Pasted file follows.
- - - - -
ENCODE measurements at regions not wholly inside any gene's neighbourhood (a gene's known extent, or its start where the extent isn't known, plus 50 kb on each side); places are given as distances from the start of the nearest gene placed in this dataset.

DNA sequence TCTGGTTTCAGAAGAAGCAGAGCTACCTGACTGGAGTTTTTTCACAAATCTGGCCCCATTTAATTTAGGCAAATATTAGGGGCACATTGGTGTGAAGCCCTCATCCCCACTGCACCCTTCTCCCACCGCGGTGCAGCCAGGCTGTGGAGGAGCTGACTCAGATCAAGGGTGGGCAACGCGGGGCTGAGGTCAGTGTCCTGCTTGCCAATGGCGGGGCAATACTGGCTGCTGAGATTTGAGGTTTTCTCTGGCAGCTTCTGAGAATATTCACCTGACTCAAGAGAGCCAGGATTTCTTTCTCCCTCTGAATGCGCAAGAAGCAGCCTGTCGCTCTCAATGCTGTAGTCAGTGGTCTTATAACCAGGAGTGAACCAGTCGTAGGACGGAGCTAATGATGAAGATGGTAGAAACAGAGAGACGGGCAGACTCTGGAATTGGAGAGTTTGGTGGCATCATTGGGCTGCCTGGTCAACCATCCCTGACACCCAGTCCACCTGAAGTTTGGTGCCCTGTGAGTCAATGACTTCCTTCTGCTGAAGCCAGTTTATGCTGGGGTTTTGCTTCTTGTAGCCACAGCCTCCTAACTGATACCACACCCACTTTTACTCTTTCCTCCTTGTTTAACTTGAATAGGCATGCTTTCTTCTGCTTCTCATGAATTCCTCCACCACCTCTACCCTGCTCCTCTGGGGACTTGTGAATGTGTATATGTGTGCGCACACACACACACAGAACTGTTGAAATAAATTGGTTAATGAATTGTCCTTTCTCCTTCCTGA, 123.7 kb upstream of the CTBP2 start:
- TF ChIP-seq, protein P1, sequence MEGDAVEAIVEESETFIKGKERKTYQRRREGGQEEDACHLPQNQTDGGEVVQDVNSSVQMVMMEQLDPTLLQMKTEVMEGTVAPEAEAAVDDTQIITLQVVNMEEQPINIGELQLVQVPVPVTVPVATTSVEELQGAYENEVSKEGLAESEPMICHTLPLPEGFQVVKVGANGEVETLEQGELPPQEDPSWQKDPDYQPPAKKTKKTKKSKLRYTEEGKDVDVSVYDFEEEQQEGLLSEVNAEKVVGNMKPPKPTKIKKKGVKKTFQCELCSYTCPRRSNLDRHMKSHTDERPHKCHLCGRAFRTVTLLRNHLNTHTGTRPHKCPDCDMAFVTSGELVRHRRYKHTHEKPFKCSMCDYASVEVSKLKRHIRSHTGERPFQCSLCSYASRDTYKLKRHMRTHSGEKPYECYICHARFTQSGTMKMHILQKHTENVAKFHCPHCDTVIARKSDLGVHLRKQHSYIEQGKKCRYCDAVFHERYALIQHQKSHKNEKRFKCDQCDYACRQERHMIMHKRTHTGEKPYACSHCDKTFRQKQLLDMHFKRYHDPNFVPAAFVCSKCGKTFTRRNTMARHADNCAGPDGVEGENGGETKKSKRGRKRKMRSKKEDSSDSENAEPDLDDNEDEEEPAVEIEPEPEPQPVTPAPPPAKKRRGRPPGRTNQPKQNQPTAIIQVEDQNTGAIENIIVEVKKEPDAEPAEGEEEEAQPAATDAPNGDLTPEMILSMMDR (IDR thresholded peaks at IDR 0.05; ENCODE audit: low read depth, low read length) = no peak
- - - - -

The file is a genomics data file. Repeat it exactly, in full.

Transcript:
ENCODE measurements at regions not wholly inside any gene's neighbourhood (a gene's known extent, or its start where the extent isn't known, plus 50 kb on each side); places are given as distances from the start of the nearest gene placed in this dataset.

DNA sequence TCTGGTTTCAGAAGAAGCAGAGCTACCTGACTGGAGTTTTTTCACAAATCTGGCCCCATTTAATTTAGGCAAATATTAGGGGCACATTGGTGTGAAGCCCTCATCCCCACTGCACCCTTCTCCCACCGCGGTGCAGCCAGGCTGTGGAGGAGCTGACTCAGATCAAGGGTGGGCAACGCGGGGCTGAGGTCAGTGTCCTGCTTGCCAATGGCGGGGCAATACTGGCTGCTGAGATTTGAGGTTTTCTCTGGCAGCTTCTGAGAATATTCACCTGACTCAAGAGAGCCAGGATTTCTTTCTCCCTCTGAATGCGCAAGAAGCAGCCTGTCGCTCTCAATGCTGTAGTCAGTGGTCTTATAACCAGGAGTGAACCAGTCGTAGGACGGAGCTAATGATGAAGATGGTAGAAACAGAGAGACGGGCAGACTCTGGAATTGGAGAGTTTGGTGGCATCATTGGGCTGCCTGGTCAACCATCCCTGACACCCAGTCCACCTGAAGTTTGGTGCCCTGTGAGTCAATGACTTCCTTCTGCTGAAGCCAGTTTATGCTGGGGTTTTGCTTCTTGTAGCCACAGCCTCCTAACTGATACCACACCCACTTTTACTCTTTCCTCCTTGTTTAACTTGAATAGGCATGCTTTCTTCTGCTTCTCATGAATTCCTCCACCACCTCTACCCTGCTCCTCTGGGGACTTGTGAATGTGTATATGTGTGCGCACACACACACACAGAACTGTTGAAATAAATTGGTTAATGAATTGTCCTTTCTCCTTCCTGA, 123.7 kb upstream of the CTBP2 start:
- TF ChIP-seq, protein P1, sequence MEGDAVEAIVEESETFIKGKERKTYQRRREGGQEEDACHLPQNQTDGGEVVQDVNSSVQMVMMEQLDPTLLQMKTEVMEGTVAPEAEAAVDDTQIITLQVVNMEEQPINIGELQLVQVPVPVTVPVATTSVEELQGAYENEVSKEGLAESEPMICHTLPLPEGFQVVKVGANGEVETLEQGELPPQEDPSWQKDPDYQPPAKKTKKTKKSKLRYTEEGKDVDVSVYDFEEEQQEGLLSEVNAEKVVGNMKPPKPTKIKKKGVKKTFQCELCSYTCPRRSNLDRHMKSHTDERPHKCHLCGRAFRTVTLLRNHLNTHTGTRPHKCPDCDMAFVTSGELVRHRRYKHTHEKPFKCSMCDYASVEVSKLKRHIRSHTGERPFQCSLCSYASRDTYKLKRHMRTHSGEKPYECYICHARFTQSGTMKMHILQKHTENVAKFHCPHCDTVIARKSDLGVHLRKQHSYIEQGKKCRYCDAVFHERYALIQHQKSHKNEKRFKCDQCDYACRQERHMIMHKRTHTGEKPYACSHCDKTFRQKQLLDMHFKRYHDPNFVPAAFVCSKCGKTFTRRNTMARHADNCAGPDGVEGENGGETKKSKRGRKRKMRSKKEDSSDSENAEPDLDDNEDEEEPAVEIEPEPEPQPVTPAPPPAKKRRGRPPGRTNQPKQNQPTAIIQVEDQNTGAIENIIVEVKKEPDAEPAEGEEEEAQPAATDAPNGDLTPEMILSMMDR (IDR thresholded peaks at IDR 0.05; ENCODE audit: low read depth, low read length) = no peak